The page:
The holiday season is a busy time of year for bakers and chefs. From egg nog and cookie exchanges to fruit cakes and meringue pies, increased baking and gift-giving means you’ll need to know just what to look for when you buy one of your key ingredients…eggs. When shopping for eggs, consumers should look for the USDA Grade shield, for the ultimate assurance of quality. For best results for pastries and baked goods, pay attention to the freshness of your eggs.
USDA grading of shell eggs is a voluntary service paid for by shell egg producers. Eggs sold to consumers must be labeled with a grade. Eggs that are not labeled with a USDA Grade Shield have not been officially graded by USDA standards. Only eggs meeting strict USDA standards are allowed to be marketed with the USDA Grade Shield on the package. Egg packers who do not use the USDA grading service may put terms such as “Grade AA” or “Grade A” on their cartons, but they may not use the USDA Grade Shield.
As an independent third party, the USDA is recognized in the U.S. and around the world for assuring that eggs meet the U.S. grade standards for quality and sanitary processing. Licensed graders from the USDA’s Agricultural Marketing Service evaluate plant sanitation, processing procedures, egg quality, egg weights and product storage temperatures on a continuous basis throughout the production day.
Egg quality is determined by evaluating each egg for interior and exterior factors. Selected samples of eggs are “candled” under a bright light allowing the USDA grader to see the contents of the egg as well as any external defects. During the candling process, eggs are categorized into one of three consumer grades. Grade AA and Grade A eggs are most commonly found in retail grocery outlets.
Grade AA - The freshest and highest quality eggs will receive a Grade AA.
Grade A - Very high quality eggs will receive a Grade A.
Grade B – Grade B eggs are usually used for breaking stock (liquid eggs) and baking.
Bakers and chefs should keep a few tips in mind to ensure success this holiday season:
- For general baking purposes, older eggs are fine to use.
- For recipes where you will be whipping the egg whites, the freshest eggs are preferred and will result in fluffier baked goods, due to the firm, thick texture of the whites.
- Bakers should refrain from taste-testing unbaked cookie dough during preparation. Egg-containing foods should be thoroughly cooked before eating.
- When preparing egg-containing foods such as ice cream, egg nog, or sauces such as hollandaise or béarnaise, only use recipes that begin with a cooked, stirred custard that registers 160° on a food thermometer.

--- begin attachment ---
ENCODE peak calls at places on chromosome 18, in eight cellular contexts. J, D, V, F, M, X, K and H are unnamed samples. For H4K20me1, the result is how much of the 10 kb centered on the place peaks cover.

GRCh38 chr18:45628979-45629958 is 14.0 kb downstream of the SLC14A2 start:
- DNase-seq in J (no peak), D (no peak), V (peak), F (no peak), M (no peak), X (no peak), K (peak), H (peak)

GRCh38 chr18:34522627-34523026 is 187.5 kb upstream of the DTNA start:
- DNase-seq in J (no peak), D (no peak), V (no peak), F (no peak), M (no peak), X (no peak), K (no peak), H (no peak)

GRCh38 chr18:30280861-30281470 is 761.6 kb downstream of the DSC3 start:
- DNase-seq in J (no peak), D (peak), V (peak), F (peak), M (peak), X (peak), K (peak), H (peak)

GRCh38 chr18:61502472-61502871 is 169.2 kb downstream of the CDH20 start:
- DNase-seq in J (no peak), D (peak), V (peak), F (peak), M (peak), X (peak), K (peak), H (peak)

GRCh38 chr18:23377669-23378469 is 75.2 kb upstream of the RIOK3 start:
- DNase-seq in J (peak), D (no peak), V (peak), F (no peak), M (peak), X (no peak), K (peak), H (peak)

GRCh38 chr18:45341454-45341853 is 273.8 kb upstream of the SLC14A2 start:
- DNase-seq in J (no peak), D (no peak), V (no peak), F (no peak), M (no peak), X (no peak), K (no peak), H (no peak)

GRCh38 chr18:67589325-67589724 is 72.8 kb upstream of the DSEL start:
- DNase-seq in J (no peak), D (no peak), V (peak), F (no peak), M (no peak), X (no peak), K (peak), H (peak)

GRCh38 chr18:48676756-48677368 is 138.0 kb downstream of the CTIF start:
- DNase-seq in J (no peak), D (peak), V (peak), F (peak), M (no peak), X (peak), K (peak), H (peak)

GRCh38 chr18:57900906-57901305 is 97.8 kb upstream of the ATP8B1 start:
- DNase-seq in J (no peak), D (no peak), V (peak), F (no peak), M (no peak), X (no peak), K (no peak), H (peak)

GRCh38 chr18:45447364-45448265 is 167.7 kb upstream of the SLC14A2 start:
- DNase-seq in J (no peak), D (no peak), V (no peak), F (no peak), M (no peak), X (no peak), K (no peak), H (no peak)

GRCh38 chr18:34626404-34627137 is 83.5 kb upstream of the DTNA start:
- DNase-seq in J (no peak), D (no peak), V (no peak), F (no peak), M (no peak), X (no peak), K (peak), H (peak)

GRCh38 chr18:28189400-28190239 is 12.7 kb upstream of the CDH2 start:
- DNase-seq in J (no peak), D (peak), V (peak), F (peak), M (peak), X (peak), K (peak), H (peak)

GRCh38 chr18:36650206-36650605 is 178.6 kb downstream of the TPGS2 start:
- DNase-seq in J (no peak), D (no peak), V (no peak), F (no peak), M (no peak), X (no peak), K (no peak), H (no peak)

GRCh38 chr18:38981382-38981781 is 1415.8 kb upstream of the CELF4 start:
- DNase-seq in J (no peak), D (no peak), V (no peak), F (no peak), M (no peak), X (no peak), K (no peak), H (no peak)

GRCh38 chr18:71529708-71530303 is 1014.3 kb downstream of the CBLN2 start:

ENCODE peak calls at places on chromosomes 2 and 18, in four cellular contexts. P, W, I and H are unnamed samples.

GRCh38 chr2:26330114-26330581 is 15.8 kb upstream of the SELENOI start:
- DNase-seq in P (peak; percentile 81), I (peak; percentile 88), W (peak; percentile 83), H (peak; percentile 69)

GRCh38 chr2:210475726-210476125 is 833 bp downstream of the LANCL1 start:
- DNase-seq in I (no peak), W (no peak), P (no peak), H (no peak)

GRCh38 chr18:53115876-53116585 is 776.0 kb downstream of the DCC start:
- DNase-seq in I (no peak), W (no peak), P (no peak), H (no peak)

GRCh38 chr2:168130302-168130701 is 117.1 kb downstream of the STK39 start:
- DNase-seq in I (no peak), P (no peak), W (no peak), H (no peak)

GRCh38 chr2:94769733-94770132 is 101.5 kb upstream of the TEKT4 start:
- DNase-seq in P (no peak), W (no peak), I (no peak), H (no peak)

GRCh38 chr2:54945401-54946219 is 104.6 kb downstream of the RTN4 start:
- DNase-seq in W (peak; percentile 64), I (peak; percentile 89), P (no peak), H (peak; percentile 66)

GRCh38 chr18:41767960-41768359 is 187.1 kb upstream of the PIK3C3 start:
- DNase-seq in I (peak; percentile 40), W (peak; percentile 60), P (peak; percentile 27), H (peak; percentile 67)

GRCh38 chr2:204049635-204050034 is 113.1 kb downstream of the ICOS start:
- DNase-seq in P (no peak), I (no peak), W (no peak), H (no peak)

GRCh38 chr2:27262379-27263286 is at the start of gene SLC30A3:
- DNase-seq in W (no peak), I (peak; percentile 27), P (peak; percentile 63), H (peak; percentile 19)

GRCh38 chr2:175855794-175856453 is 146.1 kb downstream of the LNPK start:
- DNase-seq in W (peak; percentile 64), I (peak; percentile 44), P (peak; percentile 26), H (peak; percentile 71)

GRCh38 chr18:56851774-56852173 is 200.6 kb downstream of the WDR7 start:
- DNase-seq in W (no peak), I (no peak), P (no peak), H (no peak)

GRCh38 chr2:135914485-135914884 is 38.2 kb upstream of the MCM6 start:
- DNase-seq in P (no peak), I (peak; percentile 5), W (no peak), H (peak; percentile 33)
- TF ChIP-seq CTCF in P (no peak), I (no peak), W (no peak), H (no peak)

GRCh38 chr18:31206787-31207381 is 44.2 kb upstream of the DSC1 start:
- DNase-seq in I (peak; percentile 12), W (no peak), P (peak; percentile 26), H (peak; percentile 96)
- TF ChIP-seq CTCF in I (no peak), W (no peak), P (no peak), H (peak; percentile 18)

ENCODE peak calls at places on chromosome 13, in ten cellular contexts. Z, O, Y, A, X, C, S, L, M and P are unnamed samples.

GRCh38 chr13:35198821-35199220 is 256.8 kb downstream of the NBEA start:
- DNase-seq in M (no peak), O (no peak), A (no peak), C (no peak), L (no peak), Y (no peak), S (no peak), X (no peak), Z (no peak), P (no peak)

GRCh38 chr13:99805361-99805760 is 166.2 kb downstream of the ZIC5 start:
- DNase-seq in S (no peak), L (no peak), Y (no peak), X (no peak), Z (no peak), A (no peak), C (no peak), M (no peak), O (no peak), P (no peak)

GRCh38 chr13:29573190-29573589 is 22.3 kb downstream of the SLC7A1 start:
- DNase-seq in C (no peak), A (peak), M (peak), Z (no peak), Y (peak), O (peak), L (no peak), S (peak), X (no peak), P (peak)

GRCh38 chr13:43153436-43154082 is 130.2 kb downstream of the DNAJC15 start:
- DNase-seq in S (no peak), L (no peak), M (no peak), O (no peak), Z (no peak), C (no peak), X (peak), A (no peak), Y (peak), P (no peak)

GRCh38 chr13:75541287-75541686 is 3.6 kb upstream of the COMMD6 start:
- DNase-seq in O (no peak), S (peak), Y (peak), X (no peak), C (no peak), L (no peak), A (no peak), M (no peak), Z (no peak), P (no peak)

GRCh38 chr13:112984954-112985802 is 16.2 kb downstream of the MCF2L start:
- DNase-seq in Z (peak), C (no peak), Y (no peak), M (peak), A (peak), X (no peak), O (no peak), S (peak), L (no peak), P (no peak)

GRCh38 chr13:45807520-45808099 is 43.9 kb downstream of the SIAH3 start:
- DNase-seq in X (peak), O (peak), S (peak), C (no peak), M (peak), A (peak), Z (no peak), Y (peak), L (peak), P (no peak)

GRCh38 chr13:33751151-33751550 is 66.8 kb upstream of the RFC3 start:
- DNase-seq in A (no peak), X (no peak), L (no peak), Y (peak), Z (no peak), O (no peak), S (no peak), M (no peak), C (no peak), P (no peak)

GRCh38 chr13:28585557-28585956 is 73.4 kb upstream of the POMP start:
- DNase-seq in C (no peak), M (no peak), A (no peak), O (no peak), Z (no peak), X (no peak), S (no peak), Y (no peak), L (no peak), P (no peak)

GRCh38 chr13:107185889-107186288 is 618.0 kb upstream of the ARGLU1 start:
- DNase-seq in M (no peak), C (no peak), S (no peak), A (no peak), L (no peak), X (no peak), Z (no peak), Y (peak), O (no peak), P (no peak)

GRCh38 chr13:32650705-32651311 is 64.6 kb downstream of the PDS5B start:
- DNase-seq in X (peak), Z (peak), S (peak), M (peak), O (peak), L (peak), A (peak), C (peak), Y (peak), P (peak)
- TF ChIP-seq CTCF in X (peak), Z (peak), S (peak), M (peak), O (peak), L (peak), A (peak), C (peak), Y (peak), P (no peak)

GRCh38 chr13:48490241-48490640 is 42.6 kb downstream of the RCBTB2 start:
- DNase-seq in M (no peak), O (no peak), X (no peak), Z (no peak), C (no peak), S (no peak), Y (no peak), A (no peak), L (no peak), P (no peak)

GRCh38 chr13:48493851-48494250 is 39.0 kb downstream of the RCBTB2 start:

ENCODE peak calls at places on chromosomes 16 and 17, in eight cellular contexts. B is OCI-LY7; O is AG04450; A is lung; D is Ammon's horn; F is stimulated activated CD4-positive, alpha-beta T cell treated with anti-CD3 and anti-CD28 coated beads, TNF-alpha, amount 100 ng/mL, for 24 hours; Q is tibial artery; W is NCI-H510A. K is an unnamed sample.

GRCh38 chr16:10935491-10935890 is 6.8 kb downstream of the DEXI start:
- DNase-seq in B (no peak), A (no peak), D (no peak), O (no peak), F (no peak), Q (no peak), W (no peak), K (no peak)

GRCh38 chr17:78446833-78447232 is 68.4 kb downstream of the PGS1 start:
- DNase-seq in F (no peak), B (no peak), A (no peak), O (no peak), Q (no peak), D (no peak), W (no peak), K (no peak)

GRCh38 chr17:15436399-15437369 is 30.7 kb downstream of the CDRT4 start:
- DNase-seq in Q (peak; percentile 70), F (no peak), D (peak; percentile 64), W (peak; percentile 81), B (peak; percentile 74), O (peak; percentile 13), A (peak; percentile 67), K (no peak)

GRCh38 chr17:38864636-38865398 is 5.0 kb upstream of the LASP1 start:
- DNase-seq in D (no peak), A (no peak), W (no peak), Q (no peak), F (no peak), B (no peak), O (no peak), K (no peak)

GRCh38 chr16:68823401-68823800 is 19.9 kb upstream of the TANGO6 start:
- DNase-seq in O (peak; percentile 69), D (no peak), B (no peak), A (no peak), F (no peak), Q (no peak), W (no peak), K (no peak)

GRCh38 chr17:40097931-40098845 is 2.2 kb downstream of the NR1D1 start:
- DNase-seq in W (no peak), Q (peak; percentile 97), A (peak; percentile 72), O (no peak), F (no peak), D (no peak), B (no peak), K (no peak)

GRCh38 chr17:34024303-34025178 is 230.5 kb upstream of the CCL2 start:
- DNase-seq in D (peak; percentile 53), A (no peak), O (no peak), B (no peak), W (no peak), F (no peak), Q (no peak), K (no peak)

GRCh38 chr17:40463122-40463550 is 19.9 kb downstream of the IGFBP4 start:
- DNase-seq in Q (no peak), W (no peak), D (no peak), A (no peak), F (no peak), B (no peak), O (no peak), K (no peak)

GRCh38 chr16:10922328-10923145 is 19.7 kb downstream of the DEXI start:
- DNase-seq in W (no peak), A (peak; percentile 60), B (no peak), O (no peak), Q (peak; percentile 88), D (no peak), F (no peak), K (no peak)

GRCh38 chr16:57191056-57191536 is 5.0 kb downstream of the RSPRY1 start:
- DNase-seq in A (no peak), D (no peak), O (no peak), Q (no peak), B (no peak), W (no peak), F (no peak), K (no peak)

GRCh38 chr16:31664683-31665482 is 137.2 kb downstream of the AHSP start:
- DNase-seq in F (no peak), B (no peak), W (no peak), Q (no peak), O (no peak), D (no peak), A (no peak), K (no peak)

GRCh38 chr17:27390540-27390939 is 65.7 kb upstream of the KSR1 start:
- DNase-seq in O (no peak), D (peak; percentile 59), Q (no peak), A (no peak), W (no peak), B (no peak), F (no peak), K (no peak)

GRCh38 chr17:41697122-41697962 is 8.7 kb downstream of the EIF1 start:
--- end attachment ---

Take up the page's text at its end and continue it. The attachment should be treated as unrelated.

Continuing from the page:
By understanding the coding on the egg cartons, chefs and bakers can determine the freshness of the eggs. Each carton of USDA graded eggs must show the date of packaging, the processing plant number, and may include an expiration date. USDA assures that all labeling and claims made on the carton are truthful and accurate. To determine freshness, a Julian date or pack-date calendar can be used. This three-digit code indicates the date of packaging, starting with January 1 as 001 and ending with December 31 as 365. These numbers represent the consecutive days of the year. You can store fresh shell eggs in their cartons in the refrigerator for four to five weeks beyond this date.
As you make your shopping list for the supermarket, remember to purchase fresh USDA graded eggs and your culinary treats will be the hit of the party.
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Good information for this time of year. Thanks.
Very informative... Good presentation of important information.
we always make home made churched ice cream with the freshest raw eggs.
Is this a no no now because raw eggs should not be consumed? After 50 years do we need to change?
@Dottie - thanks for the comment. Foodsafety.gov wrote a blog post about this very topic that should be helpful: <a href="https://www.foodsafety.gov/blog/homemadeicecream.html" rel="nofollow">Homemade Ice Cream – Make it Safely</a>.
Glad I found this article. It is very informative and worth sharing. Thank you
Thanks, l learn something and as much l throw too,many eggs ,after two weeks, it's a waste .
Hello, and thank you for providing this info. However... The link that provides a larger version of the Egg Stamp Pocket Guide on Flickr tells me
"This photo is private.
Oops! You don't have permission to view this photo. Here's a link back to your home page."
Perhaps just a glitch? Thank you for looking into this.
@Sherrill VanSickle - thank you for your comment. We have updated the photo. Please re-check and see if you are able to view the photo.